Among 70 patients with myasthenia gravis and weakness of the limbs, three (3%) had weakness restricted to the legs and 12 (12%) to the arms; in patients with LEMS, weakness of the extremities was restricted to the legs in three patients (8%), while no LEMS patient had weakness restricted to the arms (χ2 = 7.49, p = 0.024).
In the 25 seronegative patients with myasthenia gravis, the localisation of initial weakness did not differ significantly from the myasthenia group as a whole, but at maximum disease severity, weakness restricted to the ocular muscles was seen in 14 patients (56%) and generalised weakness in the other 11 (44%).
We found differences in the distribution of muscle weakness between patients with LEMS and myasthenia gravis which will help the clinician to distinguish between these disorders. At the onset of myasthenia gravis, ocular symptoms were by far the most common (59% of the patients), whereas an ocular onset did not occur in patients with LEMS. We are not aware of other studies comparing clinical characteristics between patients with myasthenia gravis and LEMS, but several studies describing only patients with myasthenia gravis have found extraocular muscle weakness to be the most common initial symptom,5–7 while in a clinical description of 50 LEMS patients none had an ocular onset.1 Thus a patient presenting with purely ocular weakness in whom a myasthenic syndrome is suspected is very unlikely to have LEMS.
At the point of maximum disease severity, more than half the patients with myasthenia gravis and ocular onset had developed generalised weakness, whereas in almost all patients with LEMS, limb weakness was followed by oculobulbar weakness. Thus, although both diseases tend to progress towards generalised weakness, weakness in myasthenia gravis generally spreads in a craniocaudal direction, while in LEMS it spreads in the opposite direction. The 60% generalisation rate of ocular myasthenia gravis that we found is in agreement with previous studies.5,8 Two patients with myasthenia gravis had weakness which remained confined to the extremities during the disease course; this has been designated the chronic “limb girdle” form of myasthenia gravis.9 In patients with limb muscle weakness, the weakness remained restricted to the arms in some patients with myasthenia gravis, but not in LEMS patients, who all had weakness of the legs, most often accompanied by arm weakness, at the point of maximum disease severity. This suggests that a myasthenic patient in whom limb weakness is confined to the arms has myasthenia gravis and not LEMS.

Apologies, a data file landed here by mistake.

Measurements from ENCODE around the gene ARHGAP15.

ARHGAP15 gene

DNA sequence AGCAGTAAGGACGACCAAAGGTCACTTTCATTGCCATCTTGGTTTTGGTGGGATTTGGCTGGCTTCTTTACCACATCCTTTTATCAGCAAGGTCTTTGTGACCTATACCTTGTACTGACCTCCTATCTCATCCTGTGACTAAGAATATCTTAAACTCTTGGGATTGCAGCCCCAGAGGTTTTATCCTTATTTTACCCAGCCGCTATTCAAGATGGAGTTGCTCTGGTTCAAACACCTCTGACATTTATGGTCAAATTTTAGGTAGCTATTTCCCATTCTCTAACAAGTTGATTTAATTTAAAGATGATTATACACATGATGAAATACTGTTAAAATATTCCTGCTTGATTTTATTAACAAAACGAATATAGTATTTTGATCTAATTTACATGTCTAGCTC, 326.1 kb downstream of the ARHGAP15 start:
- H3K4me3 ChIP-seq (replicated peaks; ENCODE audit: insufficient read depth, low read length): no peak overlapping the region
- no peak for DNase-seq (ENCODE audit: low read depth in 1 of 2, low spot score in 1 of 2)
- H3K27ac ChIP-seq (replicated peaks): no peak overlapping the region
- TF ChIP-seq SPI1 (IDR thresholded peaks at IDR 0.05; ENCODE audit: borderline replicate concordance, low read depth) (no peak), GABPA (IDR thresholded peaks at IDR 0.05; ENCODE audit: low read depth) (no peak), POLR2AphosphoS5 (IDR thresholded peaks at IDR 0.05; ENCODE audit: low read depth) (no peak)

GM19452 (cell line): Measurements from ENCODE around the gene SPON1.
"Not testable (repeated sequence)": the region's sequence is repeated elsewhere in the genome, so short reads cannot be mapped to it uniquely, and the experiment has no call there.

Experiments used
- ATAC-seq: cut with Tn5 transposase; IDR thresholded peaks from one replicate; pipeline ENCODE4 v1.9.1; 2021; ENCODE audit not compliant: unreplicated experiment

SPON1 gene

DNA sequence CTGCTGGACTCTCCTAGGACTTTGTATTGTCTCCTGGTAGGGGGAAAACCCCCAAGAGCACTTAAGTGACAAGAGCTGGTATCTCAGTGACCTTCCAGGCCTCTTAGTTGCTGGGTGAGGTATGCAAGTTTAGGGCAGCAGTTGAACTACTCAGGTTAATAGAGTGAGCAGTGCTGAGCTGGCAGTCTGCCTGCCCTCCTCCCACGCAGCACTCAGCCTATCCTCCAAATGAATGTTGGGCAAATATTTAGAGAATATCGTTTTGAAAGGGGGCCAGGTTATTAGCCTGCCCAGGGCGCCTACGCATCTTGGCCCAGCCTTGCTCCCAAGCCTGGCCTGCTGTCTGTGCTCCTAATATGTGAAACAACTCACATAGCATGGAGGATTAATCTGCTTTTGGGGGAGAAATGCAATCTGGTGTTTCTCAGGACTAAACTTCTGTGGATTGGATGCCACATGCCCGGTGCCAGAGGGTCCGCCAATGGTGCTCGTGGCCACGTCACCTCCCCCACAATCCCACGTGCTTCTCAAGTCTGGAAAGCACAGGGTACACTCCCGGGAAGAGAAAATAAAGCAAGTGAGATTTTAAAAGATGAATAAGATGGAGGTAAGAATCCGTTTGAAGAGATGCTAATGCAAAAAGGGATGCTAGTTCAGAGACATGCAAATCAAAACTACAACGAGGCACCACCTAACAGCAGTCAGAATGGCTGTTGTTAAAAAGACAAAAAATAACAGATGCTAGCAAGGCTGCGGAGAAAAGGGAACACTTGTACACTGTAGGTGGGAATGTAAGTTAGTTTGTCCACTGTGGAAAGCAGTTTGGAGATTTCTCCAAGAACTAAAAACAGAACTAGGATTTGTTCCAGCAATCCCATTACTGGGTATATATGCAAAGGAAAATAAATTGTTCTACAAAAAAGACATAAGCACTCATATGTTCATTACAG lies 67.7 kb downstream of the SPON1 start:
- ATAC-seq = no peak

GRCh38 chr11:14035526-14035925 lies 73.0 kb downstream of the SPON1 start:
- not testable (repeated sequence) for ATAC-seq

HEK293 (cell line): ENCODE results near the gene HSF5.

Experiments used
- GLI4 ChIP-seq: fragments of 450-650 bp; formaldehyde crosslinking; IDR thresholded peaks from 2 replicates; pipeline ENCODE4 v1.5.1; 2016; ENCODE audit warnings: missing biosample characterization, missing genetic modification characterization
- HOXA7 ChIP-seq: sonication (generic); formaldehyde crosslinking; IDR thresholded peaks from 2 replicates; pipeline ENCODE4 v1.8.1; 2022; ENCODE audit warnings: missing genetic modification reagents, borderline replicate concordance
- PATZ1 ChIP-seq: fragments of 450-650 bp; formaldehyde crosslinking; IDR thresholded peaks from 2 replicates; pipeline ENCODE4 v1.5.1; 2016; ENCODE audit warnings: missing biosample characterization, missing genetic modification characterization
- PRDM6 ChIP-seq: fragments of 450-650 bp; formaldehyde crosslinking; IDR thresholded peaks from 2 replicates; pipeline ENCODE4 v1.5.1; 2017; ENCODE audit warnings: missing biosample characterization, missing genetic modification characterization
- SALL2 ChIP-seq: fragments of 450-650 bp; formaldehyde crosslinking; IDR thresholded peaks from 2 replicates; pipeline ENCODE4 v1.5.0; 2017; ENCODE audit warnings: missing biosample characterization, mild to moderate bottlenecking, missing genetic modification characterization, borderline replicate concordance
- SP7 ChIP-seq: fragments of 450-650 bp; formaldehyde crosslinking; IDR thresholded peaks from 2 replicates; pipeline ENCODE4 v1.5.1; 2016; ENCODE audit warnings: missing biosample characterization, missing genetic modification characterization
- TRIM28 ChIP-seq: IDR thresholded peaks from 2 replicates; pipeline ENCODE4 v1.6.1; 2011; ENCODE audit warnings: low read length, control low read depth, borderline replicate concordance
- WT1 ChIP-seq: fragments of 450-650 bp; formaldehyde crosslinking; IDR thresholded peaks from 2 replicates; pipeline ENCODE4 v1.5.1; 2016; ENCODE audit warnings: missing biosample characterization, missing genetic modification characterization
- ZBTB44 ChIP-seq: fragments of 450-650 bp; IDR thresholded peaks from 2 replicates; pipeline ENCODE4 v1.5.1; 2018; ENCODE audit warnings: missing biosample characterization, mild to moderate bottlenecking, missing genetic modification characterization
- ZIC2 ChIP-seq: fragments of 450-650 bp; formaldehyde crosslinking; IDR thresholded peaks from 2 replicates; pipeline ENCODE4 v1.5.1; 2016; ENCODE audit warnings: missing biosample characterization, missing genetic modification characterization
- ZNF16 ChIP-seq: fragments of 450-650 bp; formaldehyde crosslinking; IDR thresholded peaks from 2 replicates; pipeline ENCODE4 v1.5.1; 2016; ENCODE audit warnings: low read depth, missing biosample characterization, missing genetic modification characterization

Several factors have been suggested to explain the prominent involvement of extraocular muscles in myasthenia gravis. These muscles are different from skeletal muscles, having higher firing frequencies, tonic muscle fibres which are absent in skeletal muscles, and different acetylcholine receptor expression patterns. All these properties may predispose them to neuromuscular blockade in myasthenia gravis.10,11 We observed that ptosis in LEMS patients was mostly mild, and was never of the severity seen in some patients with myasthenia gravis. Although diplopia was a common complaint in patients with both disorders, an apparent external ophthalmoplegia was only seen in patients with myasthenia gravis. These differences in severity of extraocular weakness between myasthenia gravis and LEMS have also been observed by others.1 Comparisons of these two diseases may therefore be helpful in further elucidating the mechanisms whereby myasthenia gravis causes such prominent eye muscle weakness.
We thank J G van Dijk, Leiden University Medical Centre, for critically reading the manuscript. PWW was supported by a grant from the Prinses Beatrix Fonds.
Competing interests: none declared